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Historic event in Central Park involves Weirton native

A DAY TO REMEMBER, CELEBRATE — In this photo provided by Weirton native Namita Luthra and taken by NYC Parks Department’s Daniel Avila, Luthra participated in the unveiling ceremony held Aug. 26 in New York’s Central Park for Monumental Women’s statue depicting women’s rights pioneers Sojourner Truth, Elizabeth Cady Stanton and Susan B. Anthony.

NEW YORK — A bronze statue depicting women’s rights pioneers Sojourner Truth, Elizabeth Cady Stanton and Susan B. Anthony was unveiled in Central Park on Aug. 26, becoming the 167-year-old park’s first monument honoring historical heroines.

And Weirton native and women’s rights advocate Namita Luthra of New York City was a part of that, participating not only in the ceremony itself but in the movement behind it.

The 14-foot-tall, 36-ton monument to the three 19th century advocates was dedicated on what was the 100th anniversary of the ratification of the amendment enabling women to vote.

Luthra is the daughter of Drs. Sucheta and J.K. Luthra of Weirton and serves on the board of a nonprofit called Monumental Women, the catalyst behind the monument. After earning a degree at the University of Pittsburgh School of Law, Luthra moved to New York City, where she resides with her husband and two children.

The unveiling was live-streamed Aug. 26 on the Monumental Women website at www.monumentalwomen.org., Facebook and YouTube. Among the attendees and participants was former Secretary of State Hillary Clinton.

The statue was conceived, created and funded by Monumental Women, an all-volunteer-led nonprofit made up of women’s rights advocates, historians and community leaders. Luthra serves as a director with Monumental Women, which was established in 2014 with an initial goal to “break the bronze ceiling” and create the first statue of real women in the park whose female offerings thus far have been limited to Alice in Wonderland, Mother Goose, Juliet with Romeo, witches, nymphs and angels, according to Monumental Women’s website.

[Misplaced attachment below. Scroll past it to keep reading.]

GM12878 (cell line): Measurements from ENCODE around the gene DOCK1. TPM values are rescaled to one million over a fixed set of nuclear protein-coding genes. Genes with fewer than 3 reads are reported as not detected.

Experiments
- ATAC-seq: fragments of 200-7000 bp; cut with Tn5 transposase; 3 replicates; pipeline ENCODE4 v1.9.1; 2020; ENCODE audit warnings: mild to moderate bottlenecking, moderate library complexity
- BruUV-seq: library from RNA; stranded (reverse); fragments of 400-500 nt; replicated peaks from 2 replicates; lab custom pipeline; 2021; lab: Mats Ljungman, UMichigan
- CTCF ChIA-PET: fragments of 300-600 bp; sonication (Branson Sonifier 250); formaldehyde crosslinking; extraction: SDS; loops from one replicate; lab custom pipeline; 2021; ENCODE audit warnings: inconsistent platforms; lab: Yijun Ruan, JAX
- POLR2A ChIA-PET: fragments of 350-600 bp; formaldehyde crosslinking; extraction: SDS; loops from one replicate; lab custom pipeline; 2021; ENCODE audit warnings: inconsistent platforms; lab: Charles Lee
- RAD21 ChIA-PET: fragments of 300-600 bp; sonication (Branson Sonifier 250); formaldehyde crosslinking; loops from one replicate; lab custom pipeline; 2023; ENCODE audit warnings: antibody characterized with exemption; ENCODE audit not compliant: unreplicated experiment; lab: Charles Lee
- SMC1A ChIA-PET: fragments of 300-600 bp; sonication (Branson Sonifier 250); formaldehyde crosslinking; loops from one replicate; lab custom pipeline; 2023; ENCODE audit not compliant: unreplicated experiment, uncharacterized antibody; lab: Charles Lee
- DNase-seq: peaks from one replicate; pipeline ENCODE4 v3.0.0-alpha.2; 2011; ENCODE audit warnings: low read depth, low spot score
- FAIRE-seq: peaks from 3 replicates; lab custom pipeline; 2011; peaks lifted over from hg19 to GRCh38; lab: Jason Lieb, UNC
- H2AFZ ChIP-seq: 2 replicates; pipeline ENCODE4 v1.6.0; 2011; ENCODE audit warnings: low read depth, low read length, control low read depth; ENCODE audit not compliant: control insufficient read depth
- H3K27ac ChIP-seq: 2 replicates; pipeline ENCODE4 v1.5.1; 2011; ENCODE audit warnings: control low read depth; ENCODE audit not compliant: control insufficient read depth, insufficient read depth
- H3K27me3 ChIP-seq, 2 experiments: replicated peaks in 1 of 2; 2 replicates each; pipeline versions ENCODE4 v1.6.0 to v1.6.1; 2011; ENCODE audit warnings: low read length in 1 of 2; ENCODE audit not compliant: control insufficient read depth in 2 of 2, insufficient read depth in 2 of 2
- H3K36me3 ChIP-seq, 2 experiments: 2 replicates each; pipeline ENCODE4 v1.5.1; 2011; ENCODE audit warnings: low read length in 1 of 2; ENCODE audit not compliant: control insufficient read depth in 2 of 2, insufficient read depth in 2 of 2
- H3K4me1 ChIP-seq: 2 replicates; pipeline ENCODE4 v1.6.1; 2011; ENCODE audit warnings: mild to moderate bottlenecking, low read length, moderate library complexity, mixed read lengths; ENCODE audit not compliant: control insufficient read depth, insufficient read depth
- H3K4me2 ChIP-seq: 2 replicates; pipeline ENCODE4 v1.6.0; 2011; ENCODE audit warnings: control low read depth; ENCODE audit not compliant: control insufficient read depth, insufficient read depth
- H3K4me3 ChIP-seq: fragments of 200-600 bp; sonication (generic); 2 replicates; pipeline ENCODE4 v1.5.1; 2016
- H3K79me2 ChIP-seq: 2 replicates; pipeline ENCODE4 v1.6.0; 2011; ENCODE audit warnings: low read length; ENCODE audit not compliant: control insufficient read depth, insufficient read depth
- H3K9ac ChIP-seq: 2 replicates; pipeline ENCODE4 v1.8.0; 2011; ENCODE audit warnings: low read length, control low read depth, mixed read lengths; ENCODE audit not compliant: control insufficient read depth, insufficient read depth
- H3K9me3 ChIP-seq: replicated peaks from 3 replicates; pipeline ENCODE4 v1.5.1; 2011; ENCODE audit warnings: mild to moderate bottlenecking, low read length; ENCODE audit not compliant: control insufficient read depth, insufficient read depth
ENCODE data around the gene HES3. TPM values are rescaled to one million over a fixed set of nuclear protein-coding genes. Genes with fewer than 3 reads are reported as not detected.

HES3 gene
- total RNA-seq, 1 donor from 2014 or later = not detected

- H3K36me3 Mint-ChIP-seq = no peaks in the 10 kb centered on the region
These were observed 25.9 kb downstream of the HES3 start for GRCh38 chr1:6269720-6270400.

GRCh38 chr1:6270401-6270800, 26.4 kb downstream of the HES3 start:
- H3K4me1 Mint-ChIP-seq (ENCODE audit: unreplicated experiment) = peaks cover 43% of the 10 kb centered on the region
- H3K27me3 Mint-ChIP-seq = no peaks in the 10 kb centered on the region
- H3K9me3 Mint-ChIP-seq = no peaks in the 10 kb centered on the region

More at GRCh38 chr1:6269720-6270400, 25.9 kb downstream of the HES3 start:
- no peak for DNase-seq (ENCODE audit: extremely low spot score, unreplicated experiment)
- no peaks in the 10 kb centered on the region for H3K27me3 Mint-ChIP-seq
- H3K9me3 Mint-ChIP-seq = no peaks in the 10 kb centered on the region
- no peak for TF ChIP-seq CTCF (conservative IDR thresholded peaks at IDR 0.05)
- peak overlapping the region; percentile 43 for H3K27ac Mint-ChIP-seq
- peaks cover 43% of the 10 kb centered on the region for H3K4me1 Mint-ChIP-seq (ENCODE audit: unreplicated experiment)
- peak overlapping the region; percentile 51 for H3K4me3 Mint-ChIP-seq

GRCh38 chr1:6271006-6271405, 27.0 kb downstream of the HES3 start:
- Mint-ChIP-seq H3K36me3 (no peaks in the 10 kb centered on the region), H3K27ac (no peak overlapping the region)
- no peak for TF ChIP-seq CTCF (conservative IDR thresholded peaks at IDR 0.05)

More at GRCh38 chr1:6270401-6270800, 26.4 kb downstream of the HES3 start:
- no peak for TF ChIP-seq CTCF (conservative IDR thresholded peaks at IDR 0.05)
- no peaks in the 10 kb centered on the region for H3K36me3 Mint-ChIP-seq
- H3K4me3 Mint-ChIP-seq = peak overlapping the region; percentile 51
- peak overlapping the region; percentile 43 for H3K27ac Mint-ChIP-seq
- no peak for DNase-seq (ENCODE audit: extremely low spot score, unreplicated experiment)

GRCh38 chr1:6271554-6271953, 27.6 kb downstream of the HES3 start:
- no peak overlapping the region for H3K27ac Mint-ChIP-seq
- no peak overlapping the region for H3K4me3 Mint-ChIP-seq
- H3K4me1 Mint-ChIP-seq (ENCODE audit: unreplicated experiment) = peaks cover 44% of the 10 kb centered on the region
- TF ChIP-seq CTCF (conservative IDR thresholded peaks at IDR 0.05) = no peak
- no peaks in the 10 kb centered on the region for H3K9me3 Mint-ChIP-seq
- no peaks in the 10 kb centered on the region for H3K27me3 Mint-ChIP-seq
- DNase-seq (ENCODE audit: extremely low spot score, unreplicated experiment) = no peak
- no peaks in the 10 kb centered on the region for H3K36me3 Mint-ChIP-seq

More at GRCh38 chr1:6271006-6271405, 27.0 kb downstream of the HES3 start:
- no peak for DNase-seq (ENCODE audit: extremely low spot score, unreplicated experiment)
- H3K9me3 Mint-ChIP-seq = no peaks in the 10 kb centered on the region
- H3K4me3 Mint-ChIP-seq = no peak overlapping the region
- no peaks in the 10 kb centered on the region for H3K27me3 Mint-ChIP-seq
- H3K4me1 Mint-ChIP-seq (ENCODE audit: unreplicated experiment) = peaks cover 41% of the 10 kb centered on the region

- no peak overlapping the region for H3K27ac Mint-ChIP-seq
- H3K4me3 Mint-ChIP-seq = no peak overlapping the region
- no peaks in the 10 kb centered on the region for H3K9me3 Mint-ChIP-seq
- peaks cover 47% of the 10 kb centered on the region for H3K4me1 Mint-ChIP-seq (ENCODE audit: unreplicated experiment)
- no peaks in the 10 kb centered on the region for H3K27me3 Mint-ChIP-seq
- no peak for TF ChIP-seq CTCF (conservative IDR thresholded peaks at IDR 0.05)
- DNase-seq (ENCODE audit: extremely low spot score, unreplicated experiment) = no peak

Its other goals are cited as “increasing awareness and appreciation of women’s history through a nationwide education campaign and challenging municipalities across the country to rethink the past and reshape the future by including tributes in their public spaces to the diverse women who helped create and inspire those cities.”

Luthra first learned about the work of Monumental Women through newspaper articles about Girl Scout troops in New York City raising money for the statue. She took the idea to her daughter’s Girl Scout troop, which sold Girl Scout cookies to raise money for Monumental Women. They donated $2,000, attended events and eventually met the sculptor, Meredith Bergmann. Several girls of the Girl Scout Troops who raised money for the monument were on hand at the unveiling, including Luthra’s 13-year-old daughter, Jaya Shri. She was quoted in an Associated Press article about the unveiling as having said, “I think it will inspire a lot of little girls to go out and do what they want to do. It’s really amazing.”

“This is a collection of statues of great men who accomplished great things, and the fact that there were no statues of women seemed to mean that the accomplishments of women were meaningless, certainly not worthy of a statue,” sculptor Meredith Bergmann said at the unveiling. “So it’s long overdue, and it’s wonderful that these three great and inspiring and incredibly hardworking activist women are here in Central Park and they can inspire us to continue to fight for equal rights, for fairness and for justice for women, for minority groups, for people of color, for everyone now.”

Luthra noted that Monumental Women “wants to be sure that it’s known that our commitment to diversity and inclusion was there from the start and the long scroll with diverse suffragists’ names and quotations leading to a ballot box was one way to show that. Having Sojourner Truth at the table now is fitting and thrills us. In Central Park it’s the first monument of women, the first African American, and the first showing women working together to right a wrong.”

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